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Expert backs 'greater certainty' for businesses in preventing disclosure of pre-published research under FOI

Out-Law News | 22 Jan 2014 | 12:22 pm | 2 min. read

New rules that would stop universities from disclosing pre-published research would be welcomed by businesses that often partner with the institutions to fund research programmes, an expert has said.

Intellectual property law and life sciences expert Seona Burnett of Pinsent Masons, the law firm behind Out-Law.com, commented on plans contained in the Intellectual Property Bill to create a new specific exemption from the general obligation public bodies have to disclose information they hold under freedom of information (FOI) rules.

The new exemption, if introduced, would mean public bodies, such as universities, could refuse requests to disclose information that is "obtained in the course of, or derived from, a programme of research" in certain circumstances.

Universities and other public bodies could rely on the exemption if the research is continuing and a report of that research is to be published in future and disclosure of the information prior to then would, or would be likely to, "prejudice the [research] programme, the interests of any individual participating in the programme, the interests of the authority which holds the information, or the interests of [another public authority involved in the research programme but which does not itself hold the information sought]".

FOI laws in Scotland already contain a similar exemption and, during a debate in the House of Commons earlier this week, Universities and Science Minister David Willetts said that there was a need to create new rules that mirror "the Scottish exemption" within FOI laws that apply in England, Wales and Northern Ireland.

Willetts said that the lack of guarantees that unfinished university research would not be subject to disclosure under FOI had "increasingly led businesses to demand contractual guarantees that their data will be secure". He said that this was "not only costly in time and resource" but that it had also "inhibited research collaboration between universities and businesses".

"The introduction of a specific exemption for research will therefore provide clarity both to higher education institutions and non-public sector research partners – our excellent research community – and enhance the UK’s leading position in international research," Willetts said.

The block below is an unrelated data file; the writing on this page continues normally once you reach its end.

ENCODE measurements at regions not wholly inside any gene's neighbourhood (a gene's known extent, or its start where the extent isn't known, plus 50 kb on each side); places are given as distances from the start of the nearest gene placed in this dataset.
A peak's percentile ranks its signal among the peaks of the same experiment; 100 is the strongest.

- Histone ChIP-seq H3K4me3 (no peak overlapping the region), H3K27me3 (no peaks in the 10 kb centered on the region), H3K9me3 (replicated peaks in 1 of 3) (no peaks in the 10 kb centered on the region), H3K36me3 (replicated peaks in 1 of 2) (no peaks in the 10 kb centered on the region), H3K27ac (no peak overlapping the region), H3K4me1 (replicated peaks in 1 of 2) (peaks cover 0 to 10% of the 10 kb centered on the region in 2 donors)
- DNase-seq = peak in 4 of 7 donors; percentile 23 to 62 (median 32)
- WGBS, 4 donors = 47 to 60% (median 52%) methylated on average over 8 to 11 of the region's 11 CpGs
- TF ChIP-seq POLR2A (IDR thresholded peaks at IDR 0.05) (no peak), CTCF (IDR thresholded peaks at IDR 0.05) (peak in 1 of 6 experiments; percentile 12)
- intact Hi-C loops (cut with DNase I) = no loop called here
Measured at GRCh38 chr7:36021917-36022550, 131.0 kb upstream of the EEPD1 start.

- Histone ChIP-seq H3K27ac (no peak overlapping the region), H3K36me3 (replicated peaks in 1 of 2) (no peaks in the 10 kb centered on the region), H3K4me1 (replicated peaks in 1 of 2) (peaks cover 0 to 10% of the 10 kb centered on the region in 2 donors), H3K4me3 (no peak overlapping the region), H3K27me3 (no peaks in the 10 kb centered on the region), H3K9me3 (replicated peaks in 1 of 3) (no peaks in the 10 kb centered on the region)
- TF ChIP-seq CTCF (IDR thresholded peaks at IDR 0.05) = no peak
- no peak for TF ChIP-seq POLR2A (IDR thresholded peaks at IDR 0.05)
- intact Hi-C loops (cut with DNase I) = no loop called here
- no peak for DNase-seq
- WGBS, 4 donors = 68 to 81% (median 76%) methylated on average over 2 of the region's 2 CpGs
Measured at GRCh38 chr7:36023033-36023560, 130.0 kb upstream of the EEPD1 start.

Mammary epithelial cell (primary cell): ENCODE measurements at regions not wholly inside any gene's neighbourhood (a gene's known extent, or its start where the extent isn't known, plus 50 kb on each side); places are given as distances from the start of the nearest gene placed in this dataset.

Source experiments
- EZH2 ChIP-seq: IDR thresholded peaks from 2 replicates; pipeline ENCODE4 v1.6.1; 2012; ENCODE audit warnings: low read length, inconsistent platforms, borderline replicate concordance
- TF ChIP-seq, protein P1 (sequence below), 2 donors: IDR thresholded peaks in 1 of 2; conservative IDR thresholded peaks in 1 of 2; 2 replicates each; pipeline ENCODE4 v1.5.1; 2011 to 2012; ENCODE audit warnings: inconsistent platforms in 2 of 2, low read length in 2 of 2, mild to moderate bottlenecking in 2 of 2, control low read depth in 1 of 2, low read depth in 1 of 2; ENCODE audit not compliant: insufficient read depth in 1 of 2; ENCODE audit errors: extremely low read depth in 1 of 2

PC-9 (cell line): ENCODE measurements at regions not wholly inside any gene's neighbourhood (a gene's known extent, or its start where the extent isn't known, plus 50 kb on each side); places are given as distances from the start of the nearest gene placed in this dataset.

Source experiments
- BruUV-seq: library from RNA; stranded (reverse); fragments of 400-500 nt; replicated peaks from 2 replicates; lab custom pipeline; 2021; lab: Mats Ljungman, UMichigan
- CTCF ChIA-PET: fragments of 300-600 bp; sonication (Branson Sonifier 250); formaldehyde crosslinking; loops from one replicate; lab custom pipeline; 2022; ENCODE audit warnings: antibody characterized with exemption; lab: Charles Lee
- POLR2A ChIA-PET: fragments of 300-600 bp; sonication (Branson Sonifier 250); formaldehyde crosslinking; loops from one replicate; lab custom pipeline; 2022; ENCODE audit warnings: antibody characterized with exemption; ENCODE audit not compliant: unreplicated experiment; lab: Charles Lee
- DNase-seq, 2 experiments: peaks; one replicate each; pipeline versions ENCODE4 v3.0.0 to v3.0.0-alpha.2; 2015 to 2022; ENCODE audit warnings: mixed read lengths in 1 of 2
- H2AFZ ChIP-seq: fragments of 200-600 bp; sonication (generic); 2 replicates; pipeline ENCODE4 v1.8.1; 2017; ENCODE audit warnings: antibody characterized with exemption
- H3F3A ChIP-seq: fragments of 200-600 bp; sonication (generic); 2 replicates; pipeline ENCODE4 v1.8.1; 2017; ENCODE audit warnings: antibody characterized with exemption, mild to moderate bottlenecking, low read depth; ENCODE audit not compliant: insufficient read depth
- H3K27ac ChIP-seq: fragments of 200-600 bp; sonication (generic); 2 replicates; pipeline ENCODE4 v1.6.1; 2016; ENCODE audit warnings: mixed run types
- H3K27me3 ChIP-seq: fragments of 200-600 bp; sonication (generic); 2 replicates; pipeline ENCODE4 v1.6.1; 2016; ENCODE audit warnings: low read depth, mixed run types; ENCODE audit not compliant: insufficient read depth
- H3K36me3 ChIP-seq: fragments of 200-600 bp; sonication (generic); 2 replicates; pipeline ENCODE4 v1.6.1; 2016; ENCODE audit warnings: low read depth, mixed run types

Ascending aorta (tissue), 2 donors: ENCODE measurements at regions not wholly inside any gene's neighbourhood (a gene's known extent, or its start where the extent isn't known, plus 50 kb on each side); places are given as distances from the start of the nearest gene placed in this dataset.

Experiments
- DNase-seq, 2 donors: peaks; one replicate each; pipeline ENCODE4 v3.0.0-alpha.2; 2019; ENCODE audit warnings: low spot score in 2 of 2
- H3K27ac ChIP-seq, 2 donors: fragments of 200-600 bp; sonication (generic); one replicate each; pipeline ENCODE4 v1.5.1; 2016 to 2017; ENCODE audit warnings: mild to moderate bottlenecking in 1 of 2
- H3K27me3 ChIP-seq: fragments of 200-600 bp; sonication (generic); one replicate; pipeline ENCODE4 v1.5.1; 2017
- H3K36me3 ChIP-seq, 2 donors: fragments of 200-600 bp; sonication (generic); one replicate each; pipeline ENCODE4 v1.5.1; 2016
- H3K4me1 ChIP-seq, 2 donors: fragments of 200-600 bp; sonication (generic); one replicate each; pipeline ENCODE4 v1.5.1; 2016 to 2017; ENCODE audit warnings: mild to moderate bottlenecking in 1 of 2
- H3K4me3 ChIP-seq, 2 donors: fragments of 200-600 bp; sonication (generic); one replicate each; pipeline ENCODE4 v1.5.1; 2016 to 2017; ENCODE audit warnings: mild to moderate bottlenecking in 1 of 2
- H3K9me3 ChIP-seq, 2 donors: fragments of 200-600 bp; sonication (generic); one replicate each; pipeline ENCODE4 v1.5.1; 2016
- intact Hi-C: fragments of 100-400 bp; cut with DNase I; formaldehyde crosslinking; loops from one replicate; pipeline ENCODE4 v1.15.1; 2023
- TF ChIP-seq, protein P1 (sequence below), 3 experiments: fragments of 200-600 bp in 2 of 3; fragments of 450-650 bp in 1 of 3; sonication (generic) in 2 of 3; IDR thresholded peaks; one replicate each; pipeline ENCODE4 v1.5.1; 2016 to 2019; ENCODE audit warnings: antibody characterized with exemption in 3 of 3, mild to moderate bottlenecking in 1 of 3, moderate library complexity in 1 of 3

Willetts had been asked by Liberal Democrat MP Julian Huppert whether he was prepared to amend the current proposals to add new wording, suggested by the Wellcome Trust, which Huppert said could clarify "when protection starts in relation to people preparing a piece of research". The Minister said the issue would be considered when the IP Bill is scrutinised at committee but that he was not currently persuaded of the need to update the proposals.

"Commercial partners that fund research projects are often keen to control how that information is published," Burnett said. "This is because they want to protect commercially sensitive know-how generated in projects in which that they have invested time and money, and often their pre-existing know-how too, and because there is also a significant risk that the early disclosure of information from research can preclude the ability to obtain a patent for a later discovered invention uncovered through that research."

"A right for academic partners in research projects to publish is often stipulated in the contracts with commercial research sponsors to deal with these issues. The agreements will agree a process for the academic partners to publish findings from research projects which balances the need to publish against the commercial value in the findings. Whilst universities seek timely disclosure of the results of their studies, commercial partners like time to review the information to make sure commercially sensitive data is not disclosed and make a decision on whether they can apply for patent protection on any inventions discovered during the project," she said.

There are existing exemptions under the FOI Act which allow public bodies to refuse to disclose commercially sensitive information or information intended for future publication. However, the proposed new exemption should help resolve some of the issues and doubts that may currently deter commercial partners from entering into collaborative research projects with universities, Burnett added.

"Having a dedicated exemption against the disclosure of pre-published research will provide greater certainty to both businesses and universities and allow for greater control over the early release of valuable information," Burnett said. "In turn this should assist universities attract funding for new research projects."